Counter protesters out-chant NCA recruiters in Halifax | City | Halifax, Nova Scotia | THE COAST

Counter protesters out-chant NCA recruiters in Halifax

What went down in the Grand Parade last weekend

Counter protesters out-chant NCA recruiters in Halifax
Sandra C. Hannebohm
Counter-protestors follow the NCA party leader down Prince Street.

Afederal nationalist party called The National Canadian Alliance tried to recruit members in Nova Scotia on June 22 but were met once again with heavy opposition by a counter demonstration of at least 100 people at Grand Parade Square.

While counter-protestors starkly outnumbered the NCA rally, none were reported carrying weapons. No one was reported injured.

Counter-demonstrator Brad Vaughan says, "I'm here today because I believe it's really crucial to build organizational capacity opposing the far right," he says, "both in terms of immediately opposing groups like the NCA who are relatively marginal, and also in terms of building long term power to prevent the growth of a populist far right in the mainstream."

The NCA—a minor, far-right federal party with a platform that includes anti-immigrant, pro-"Euro-Canadian" policies—rescheduled the recruitment rally originally planned for 1pm on Saturday when it found out about Halifax Against Hate's counter-demonstration. Halifax Against Hate then told protestors to show up even earlier. "We clearly undermined their ability to draw in new people," says Vaughan.

For almost an hour Halifax Against Hate and others waited for NCA to make an appearance. Suddenly, the party leader, Steven Garvey (formerly associated with the Worldwide Coalition Against Islam) appeared at the George Street entrance with a megaphone in one hand and a smartphone in the other, recording video. The crowd rushed to Garvey, waving signs, banging pots and pans, chanting "NCA go away."

Garvey smiled as he led the crowd up and down the square, counter protestors following close behind, at which point two other NCA members appeared to protect Garvey. Video of the rally shows one carrying a small knife on their belt.

Garvey zig-zagged through the square followed by protestors, until finally he stopped on the stairs near a police car on Argyle Street where he turned on the megaphone saying, "Let's have a dialogue."

One counter-demonstrator stood in front of Garvey and flipped him two middle fingers, grabbed his hat and threw it into the crowd. Police immediately approached from the back of the crowd to arrest the man.

The NCA leader then walked away and got into a car near George and Barrington Streets. Garvey later returned with more members, a table, a stereo and signs for recruitment.

The counter-protestors who were still there after 2pm caught NCA's return and confronted them again. One was pepper-sprayed by police and arrested for damaging an NCA sign.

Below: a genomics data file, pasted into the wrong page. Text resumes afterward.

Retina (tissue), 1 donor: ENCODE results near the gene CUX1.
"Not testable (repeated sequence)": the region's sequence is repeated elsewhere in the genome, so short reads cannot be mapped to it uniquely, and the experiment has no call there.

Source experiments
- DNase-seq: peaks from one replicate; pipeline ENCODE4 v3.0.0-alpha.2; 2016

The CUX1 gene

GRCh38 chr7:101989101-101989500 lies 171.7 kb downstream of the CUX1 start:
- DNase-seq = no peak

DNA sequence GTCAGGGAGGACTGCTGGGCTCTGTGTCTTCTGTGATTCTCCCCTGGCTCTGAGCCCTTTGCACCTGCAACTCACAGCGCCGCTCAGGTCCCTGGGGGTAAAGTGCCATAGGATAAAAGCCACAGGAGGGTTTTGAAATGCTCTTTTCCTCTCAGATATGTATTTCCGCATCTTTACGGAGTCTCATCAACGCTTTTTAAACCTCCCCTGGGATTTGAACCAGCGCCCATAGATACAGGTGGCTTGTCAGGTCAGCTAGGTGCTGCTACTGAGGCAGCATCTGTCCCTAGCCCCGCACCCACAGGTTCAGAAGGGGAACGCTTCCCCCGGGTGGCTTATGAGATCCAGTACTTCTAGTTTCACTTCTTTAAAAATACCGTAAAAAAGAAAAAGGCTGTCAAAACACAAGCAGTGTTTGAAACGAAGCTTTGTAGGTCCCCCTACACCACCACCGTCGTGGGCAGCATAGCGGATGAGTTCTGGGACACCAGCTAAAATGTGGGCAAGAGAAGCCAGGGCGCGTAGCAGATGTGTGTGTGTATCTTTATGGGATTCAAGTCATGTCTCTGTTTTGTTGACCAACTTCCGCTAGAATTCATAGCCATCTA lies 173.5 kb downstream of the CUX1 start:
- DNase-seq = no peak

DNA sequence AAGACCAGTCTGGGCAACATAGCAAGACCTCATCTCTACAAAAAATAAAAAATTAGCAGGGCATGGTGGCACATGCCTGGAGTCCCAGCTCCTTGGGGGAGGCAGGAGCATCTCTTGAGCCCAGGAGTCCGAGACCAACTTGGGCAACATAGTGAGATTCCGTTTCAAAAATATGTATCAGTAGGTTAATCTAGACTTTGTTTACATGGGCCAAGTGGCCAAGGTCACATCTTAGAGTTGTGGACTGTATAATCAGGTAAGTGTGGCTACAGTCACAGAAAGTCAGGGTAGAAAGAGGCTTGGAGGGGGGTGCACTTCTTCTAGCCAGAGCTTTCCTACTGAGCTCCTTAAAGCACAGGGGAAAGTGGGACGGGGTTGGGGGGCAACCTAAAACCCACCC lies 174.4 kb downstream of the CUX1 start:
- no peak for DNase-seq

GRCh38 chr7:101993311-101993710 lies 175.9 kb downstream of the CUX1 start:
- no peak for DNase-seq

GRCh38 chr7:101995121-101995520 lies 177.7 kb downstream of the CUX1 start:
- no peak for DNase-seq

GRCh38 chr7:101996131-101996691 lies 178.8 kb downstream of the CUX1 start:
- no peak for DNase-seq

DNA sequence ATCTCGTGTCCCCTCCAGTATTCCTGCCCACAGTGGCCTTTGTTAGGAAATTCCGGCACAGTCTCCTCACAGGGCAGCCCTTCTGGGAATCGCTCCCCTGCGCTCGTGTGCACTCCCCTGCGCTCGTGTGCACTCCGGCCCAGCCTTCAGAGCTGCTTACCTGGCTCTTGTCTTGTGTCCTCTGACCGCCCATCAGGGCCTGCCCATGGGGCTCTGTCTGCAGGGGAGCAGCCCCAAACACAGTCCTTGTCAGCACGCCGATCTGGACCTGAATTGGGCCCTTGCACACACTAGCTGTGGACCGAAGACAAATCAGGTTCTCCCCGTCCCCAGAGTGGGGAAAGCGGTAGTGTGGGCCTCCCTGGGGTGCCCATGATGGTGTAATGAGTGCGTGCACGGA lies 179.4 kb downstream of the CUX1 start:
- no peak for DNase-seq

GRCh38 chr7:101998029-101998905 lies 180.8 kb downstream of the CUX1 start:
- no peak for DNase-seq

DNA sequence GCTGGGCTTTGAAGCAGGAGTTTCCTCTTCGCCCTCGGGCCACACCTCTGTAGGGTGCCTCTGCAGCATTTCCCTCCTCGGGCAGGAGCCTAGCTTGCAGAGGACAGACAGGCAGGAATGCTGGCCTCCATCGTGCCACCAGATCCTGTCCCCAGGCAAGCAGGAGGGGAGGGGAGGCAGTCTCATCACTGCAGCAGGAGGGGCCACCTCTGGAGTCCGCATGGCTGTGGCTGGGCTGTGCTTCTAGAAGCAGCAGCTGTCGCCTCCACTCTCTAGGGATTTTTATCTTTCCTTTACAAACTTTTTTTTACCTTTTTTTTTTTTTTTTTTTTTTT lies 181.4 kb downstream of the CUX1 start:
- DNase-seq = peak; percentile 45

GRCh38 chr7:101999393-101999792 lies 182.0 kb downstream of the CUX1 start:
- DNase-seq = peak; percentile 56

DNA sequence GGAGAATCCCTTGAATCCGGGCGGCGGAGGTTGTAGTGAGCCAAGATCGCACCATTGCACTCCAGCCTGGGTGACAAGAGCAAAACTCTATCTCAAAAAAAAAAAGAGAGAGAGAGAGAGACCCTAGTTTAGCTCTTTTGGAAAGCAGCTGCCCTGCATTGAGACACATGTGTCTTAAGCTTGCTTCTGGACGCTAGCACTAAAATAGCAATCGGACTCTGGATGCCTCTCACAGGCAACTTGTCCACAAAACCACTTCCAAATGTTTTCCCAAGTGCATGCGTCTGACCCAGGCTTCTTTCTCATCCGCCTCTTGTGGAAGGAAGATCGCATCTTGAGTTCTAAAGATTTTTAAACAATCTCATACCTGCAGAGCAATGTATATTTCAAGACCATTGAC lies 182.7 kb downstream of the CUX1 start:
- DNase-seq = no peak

A press release by Halifax Against Hate says an NCA member assaulted a counter- demonstrator and seemed to be apprehended by police, but was not arrested or charged.

HRP's press release on Saturday had some inaccuracies, but HRP says the report was accurate according to the limited information they had at the time of its writing.

Police were made aware of the rally as well as the counter demonstration before it happened, but HRP wouldn't say how many officers were deployed on Saturday.

NCA had a permit for Grand Parade Square, but the permit was granted to a different name. A HRM spokesperson says permits are designed to record public gatherings and offer assistance, not prevent them. An application could be denied if the location is overbooked, or if there isn't enough space for the attendants.

HRM confirmed that June 4 they received an application for a permit but the name on the form was "Canada, Canadians First." HRP believed early on that the name referred to the NCA.

This is the party's modus operandi, says Vaughan. "The NCA has in the past secured venues and permits by communicating either quite dishonestly, or in dog whistles," says Vaughan. "So when they're talking about their anti-Semitic conspiracy theories they never say 'We oppose Jews,' they talk about globalism. So when they're applying for permits there's a lot of these dog whistles that don't reveal the real, underneath content."

NCA's members include people known for leaning on conspiracies such as The Great Replacement—a theory that government is purposely replacing white Canadians with immigrants—to justify their platform.

In an interview published on YouTube last year, Garvey describes his fear that "disadvantaged Euro-Canadians" are being "mongrelized" by an influx of immigrants "moving in and pushing our culture" [out].

NCA has tried recruiting in Nova Scotia before but each time has been banned, denounced or escorted off the premises. Most notably, the group was banned from the Apple Blossom Festival in Annapolis Valley last year. This year, the town of Truro denounced the group ahead of the upcoming Inclusion Fair which the NCA plans to attend later this week.

"The showing of people very explicitly in support of migrants, and not only in opposition to the NCA," says Vaughan. "It's actually been really motivating."

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